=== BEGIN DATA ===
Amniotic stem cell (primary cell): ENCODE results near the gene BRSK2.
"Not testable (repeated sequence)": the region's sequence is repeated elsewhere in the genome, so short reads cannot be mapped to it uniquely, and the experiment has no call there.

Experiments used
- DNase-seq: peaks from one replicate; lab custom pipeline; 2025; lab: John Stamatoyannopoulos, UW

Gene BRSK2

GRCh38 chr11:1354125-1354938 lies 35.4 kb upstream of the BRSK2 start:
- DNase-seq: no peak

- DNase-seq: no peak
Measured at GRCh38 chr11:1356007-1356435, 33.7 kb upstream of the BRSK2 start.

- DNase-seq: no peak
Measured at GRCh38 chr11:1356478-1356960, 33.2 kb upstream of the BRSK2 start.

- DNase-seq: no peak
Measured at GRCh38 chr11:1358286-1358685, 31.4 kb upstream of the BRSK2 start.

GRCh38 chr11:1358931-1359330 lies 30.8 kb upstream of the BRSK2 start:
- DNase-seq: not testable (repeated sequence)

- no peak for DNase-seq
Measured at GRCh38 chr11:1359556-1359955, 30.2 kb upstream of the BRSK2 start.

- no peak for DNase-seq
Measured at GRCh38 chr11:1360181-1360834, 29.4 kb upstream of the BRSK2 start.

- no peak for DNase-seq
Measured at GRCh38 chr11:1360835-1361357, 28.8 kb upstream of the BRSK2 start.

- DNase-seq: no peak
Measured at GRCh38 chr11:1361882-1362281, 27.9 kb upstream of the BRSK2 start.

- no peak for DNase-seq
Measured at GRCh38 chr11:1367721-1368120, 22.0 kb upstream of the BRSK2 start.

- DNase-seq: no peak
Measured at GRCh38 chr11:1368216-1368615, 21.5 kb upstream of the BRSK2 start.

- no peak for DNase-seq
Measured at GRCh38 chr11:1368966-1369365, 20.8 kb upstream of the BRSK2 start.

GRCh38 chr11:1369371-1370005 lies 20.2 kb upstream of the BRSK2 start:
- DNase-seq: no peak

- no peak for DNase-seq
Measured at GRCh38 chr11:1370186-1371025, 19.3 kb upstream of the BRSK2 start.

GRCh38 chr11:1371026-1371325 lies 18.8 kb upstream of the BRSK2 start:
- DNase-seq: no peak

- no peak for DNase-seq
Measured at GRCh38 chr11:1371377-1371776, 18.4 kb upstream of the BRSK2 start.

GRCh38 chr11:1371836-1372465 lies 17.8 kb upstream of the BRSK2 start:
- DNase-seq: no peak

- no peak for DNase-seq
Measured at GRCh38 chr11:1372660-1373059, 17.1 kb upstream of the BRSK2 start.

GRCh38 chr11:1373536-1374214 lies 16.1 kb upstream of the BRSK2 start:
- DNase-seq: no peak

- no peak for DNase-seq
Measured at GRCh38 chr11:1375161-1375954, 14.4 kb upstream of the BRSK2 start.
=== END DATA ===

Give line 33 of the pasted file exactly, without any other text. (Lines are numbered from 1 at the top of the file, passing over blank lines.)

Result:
Measured at GRCh38 chr11:1370186-1371025, 19.3 kb upstream of the BRSK2 start.